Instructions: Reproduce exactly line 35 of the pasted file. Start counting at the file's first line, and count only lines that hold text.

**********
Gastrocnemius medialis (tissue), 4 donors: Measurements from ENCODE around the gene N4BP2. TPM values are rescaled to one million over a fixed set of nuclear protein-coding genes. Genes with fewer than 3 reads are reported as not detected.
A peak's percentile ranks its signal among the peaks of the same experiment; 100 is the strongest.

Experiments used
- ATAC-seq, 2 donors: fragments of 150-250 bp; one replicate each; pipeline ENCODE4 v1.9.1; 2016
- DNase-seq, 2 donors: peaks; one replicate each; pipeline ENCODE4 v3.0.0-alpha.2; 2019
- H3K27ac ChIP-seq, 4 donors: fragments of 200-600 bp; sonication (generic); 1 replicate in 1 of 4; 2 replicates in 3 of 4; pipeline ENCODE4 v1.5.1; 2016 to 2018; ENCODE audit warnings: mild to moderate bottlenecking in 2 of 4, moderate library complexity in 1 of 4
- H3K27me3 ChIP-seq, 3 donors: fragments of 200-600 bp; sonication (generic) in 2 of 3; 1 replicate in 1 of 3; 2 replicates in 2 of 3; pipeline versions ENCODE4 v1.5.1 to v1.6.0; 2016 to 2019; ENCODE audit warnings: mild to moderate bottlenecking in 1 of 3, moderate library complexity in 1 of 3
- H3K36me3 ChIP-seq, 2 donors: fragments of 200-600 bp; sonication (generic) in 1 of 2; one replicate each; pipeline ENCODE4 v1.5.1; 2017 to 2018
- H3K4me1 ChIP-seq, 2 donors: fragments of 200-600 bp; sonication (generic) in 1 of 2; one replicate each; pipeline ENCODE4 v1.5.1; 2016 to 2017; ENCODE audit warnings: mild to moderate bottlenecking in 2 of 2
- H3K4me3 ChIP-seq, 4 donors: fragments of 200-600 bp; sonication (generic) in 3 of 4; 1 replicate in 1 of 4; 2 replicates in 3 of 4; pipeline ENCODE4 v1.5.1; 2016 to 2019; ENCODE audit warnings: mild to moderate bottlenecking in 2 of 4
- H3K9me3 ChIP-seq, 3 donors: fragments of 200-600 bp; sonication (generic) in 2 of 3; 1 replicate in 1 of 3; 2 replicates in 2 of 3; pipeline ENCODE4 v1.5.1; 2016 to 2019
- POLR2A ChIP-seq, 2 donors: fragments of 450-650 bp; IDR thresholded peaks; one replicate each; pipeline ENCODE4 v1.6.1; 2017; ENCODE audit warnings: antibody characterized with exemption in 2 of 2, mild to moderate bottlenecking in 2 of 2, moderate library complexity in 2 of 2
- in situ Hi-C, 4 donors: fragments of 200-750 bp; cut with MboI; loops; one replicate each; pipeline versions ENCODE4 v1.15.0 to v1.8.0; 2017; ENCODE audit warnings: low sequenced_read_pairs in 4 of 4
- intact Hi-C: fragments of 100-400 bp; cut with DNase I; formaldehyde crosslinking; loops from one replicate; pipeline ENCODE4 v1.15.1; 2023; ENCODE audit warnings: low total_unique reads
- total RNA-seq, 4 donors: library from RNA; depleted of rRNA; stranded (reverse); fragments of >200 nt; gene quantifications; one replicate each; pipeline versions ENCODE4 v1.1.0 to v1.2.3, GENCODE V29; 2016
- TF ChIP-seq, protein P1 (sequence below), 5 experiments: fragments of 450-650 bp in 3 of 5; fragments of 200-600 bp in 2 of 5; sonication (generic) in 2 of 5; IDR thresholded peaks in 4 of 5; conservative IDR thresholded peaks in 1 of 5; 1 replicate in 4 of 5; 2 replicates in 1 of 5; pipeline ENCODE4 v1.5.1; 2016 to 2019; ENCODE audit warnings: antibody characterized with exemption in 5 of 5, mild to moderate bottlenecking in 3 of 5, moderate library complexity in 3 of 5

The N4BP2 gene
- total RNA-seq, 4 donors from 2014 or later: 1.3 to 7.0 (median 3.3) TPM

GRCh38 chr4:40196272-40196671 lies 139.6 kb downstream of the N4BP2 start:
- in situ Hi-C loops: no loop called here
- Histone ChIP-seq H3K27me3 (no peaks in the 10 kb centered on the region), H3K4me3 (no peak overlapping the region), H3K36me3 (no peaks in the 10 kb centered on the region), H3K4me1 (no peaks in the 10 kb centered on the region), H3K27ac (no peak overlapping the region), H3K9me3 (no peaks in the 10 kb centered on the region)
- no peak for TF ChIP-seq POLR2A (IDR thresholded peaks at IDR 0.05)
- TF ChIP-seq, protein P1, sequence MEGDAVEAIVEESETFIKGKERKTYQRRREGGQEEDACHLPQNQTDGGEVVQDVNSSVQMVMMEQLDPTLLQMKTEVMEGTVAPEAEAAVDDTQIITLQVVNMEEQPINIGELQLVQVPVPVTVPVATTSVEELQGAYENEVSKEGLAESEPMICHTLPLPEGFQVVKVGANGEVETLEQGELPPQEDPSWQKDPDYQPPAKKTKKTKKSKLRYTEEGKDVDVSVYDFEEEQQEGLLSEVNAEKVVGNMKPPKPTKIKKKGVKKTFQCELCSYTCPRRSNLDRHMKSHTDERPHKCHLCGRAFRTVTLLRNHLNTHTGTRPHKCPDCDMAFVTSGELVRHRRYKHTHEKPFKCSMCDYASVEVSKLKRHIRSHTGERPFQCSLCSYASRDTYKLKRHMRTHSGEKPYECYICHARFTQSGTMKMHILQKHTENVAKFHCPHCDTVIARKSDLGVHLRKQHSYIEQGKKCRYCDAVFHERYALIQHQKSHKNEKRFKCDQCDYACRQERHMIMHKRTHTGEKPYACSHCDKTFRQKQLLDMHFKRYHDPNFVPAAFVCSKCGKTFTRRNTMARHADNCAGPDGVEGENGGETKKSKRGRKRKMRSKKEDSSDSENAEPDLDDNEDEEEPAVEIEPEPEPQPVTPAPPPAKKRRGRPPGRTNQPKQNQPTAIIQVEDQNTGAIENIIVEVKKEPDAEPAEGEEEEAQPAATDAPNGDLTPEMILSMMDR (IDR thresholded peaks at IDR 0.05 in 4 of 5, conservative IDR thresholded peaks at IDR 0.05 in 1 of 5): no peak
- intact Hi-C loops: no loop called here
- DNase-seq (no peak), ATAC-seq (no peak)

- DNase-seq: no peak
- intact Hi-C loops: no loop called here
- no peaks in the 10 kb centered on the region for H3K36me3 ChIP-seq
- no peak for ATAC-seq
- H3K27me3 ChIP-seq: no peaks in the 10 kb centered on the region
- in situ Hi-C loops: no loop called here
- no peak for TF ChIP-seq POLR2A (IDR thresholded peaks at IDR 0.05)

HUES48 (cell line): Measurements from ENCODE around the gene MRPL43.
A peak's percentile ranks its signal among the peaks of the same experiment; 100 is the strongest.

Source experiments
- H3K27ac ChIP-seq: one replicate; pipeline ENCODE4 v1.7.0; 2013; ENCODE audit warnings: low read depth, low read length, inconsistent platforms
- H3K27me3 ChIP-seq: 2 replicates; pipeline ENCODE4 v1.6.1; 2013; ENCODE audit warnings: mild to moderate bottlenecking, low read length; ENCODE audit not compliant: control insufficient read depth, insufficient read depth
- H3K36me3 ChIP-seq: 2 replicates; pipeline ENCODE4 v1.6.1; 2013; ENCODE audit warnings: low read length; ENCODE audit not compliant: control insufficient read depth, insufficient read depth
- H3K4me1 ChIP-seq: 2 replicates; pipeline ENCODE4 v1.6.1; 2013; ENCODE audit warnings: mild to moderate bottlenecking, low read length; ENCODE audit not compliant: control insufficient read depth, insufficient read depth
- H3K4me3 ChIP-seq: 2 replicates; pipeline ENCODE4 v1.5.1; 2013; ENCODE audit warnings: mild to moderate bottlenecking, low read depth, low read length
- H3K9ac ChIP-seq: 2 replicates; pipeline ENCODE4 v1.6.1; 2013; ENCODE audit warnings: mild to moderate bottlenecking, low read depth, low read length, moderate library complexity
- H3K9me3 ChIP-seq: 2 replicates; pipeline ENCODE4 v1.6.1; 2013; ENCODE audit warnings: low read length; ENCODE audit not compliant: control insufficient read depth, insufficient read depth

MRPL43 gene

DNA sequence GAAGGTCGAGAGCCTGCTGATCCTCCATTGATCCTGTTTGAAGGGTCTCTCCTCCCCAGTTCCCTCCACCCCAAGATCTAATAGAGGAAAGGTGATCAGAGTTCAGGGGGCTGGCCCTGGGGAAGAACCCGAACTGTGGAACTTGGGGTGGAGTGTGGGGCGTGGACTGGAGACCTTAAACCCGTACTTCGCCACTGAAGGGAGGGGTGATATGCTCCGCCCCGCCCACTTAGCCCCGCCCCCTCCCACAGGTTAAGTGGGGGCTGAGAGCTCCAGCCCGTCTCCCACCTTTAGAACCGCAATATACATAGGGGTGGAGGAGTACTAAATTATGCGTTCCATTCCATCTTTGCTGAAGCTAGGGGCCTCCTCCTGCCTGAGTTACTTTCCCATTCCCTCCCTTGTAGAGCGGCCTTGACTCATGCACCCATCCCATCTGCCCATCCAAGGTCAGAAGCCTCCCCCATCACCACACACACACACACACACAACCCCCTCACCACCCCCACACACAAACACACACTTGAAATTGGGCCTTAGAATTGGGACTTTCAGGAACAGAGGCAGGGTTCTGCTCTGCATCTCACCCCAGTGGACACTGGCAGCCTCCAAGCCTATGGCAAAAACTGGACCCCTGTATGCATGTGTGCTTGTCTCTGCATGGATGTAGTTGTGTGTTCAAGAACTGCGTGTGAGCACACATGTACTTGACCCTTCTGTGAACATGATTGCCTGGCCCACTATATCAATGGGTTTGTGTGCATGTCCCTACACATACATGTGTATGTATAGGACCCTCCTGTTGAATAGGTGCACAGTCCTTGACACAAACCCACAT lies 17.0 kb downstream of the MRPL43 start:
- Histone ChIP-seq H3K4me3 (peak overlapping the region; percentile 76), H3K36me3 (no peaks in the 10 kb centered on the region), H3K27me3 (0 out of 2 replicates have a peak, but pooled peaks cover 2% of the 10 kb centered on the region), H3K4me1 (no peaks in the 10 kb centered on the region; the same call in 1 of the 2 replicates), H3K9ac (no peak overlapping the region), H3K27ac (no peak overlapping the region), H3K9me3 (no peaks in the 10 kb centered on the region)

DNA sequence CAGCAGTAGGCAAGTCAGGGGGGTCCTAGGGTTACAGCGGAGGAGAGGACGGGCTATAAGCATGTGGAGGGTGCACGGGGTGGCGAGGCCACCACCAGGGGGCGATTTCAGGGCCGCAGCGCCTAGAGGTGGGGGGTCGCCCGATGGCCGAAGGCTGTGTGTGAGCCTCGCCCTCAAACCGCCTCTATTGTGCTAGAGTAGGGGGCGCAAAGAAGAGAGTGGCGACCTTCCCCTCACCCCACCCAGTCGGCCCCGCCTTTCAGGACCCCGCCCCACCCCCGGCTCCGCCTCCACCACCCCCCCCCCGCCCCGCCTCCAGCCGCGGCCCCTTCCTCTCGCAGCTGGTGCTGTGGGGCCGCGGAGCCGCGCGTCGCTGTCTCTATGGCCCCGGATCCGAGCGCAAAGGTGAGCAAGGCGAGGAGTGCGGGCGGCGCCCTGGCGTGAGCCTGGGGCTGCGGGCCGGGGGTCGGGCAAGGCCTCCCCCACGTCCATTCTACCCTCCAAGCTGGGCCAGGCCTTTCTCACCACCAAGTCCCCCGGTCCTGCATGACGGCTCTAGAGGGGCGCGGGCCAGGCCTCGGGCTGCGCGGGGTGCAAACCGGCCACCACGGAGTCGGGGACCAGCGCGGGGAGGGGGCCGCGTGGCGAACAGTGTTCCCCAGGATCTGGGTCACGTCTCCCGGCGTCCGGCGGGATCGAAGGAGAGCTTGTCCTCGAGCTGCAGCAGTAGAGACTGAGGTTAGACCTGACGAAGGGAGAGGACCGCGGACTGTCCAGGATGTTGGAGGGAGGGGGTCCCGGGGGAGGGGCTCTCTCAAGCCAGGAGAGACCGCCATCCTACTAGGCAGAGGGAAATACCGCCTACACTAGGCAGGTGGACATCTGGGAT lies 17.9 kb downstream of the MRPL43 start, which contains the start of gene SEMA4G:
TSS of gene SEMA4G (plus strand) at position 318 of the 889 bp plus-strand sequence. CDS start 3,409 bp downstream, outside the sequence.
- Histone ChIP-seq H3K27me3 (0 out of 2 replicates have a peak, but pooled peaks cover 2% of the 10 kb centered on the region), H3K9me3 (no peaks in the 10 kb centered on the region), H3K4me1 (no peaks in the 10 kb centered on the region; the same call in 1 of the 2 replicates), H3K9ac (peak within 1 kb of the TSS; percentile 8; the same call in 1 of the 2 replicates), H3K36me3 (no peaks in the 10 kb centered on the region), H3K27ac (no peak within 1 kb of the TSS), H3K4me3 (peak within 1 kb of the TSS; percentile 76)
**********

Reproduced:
Source experiments